Hmm... that is interesting.
I've noticed most OEMs (tomos, peugeot, honda) sell the cases- oe replacement- with the bearings installed, making me think there is a reason for that.
my guess was that it is easier at the factory to put the seals and bearings in the cases first with a press, and do the crank later. The big problem i see with those factory tools is that they are pulling across the bearing itself. Might be OK for german bearings running at low RPM but i just try to absolutely not ever put pressure across the bearing itself in any motors i build.
my instinct (and the way i've always done it) would be to put the bearings on the crank first because the aluminum expands more and its much easier to ensure they are seated on the crank rather than ensuring they are seated in the aluminum cases. I would think you would want them to seat on the crank fully and if they have to float, let them float in the case.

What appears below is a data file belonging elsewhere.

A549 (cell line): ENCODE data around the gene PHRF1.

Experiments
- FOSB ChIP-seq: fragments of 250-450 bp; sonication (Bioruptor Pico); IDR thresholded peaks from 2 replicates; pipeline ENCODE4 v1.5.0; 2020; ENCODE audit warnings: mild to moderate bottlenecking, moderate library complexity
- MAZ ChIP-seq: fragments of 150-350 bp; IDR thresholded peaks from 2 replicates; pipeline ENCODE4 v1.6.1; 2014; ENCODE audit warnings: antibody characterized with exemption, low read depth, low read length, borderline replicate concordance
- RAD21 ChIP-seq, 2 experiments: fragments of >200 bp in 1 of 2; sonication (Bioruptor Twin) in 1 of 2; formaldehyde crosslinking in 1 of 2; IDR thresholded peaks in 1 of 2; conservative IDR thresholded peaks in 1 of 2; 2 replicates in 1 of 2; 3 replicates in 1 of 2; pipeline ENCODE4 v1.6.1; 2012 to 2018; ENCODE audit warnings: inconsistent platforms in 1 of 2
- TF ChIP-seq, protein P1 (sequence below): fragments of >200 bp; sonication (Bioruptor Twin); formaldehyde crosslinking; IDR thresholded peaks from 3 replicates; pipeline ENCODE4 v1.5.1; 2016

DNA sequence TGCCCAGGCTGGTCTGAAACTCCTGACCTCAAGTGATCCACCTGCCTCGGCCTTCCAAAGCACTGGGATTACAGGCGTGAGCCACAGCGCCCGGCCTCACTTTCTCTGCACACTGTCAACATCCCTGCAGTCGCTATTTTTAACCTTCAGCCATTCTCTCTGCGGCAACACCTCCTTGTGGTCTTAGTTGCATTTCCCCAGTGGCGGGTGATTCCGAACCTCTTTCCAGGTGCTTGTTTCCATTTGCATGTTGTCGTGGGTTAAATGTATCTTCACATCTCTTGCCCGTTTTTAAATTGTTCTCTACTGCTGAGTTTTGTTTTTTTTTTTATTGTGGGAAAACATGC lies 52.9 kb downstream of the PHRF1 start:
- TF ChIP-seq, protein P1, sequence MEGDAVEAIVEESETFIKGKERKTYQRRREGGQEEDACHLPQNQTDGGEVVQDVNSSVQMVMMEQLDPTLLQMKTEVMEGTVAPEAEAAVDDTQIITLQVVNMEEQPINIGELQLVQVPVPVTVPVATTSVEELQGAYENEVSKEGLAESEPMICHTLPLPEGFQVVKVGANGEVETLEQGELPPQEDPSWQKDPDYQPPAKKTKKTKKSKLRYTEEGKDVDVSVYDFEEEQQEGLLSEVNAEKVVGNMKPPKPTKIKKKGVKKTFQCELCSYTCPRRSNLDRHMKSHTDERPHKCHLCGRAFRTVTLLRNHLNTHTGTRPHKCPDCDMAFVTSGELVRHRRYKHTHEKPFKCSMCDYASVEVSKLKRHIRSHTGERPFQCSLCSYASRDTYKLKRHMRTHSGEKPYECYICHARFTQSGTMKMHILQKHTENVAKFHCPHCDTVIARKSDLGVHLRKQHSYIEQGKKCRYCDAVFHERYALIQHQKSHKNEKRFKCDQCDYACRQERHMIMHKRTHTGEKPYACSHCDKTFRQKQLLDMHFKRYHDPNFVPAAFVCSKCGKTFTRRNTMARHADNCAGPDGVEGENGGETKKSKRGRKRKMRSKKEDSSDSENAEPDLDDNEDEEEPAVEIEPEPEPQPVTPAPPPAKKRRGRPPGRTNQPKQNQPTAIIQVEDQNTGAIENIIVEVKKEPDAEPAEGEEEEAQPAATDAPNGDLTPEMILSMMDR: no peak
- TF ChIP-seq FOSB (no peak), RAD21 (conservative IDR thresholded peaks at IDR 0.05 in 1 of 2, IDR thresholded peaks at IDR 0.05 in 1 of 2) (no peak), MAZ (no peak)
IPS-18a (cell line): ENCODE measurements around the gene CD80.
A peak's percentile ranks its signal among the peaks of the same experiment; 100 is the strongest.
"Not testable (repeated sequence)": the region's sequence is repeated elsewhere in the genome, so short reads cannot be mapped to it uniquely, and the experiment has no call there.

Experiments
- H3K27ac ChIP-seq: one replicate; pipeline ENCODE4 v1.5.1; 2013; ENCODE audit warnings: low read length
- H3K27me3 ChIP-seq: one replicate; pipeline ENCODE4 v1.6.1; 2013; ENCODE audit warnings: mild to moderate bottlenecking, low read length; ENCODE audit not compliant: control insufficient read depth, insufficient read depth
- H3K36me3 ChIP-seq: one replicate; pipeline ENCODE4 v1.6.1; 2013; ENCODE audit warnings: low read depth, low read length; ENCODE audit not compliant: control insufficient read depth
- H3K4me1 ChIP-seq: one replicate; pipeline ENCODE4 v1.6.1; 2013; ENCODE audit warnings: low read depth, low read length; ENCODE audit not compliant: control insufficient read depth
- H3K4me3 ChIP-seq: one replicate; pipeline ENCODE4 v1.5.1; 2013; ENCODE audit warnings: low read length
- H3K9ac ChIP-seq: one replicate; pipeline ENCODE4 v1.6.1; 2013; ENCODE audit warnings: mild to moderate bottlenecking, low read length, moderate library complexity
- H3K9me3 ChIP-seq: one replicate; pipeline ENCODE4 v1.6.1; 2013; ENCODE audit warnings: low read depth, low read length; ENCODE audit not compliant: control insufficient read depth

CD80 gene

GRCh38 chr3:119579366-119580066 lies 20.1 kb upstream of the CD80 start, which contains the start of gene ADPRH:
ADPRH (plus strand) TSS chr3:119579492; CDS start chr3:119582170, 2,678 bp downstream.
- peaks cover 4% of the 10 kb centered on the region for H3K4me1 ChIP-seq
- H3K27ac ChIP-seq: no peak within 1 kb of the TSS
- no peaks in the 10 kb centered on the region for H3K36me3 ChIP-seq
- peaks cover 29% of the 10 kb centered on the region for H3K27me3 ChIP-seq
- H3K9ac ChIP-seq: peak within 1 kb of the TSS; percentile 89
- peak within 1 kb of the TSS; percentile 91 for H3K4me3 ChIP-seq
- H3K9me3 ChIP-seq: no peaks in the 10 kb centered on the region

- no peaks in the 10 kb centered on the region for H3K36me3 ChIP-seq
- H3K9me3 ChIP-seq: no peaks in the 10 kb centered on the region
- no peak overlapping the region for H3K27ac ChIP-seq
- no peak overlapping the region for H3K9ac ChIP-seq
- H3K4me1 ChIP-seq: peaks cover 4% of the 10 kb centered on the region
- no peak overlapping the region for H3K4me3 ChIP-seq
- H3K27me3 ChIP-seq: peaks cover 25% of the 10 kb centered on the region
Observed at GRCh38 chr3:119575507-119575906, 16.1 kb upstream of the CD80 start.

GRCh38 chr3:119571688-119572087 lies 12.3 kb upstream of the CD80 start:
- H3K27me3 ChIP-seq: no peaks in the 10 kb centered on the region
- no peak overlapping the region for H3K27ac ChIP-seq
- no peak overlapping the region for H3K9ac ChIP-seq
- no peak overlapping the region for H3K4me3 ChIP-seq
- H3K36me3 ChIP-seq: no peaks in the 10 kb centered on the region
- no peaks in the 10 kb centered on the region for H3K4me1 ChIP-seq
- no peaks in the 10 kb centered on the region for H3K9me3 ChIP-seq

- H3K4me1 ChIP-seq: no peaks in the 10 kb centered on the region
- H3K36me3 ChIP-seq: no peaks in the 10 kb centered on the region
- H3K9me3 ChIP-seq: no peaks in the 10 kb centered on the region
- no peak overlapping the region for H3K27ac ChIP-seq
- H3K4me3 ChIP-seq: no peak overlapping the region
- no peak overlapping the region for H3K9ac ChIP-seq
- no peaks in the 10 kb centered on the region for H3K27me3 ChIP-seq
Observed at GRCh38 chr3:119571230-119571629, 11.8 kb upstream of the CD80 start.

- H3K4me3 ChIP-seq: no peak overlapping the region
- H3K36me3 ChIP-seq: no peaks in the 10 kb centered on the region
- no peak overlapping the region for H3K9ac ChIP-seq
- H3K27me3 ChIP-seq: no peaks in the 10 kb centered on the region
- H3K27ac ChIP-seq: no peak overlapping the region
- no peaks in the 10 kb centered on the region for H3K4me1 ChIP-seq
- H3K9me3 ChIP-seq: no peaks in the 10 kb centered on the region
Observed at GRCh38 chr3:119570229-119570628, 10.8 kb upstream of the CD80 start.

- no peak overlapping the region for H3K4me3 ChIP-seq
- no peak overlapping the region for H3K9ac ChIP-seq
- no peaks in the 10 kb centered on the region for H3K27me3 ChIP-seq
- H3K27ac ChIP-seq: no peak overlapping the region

plus having more expansion in the aluminum gives you more wiggle room to put the case on with the bearings in situ on the crank, if you are trying to put the crank into the bearing in the cases it is harder to keep everything aligned.
Usually my method is to put both bearings on the crank first, then do one case half, then cool the case half and crank together, apply the gasket or sealant to the cool half so it doesn't start to gum up prematurely, then apply the other hot case half.
I've had way more bearings stick to cranks while dropping them on, than bearings stick into cases... the only cases i ever have trouble with are minarelli and garelli because you have to get all that stupid pedal gear junk aligned before final assy.
usually with those spaghetti motors i end up having to do a slight re-heat of the bearing race area with a bernz-o torch and a couple light taps with a rubber mallet to free everything up.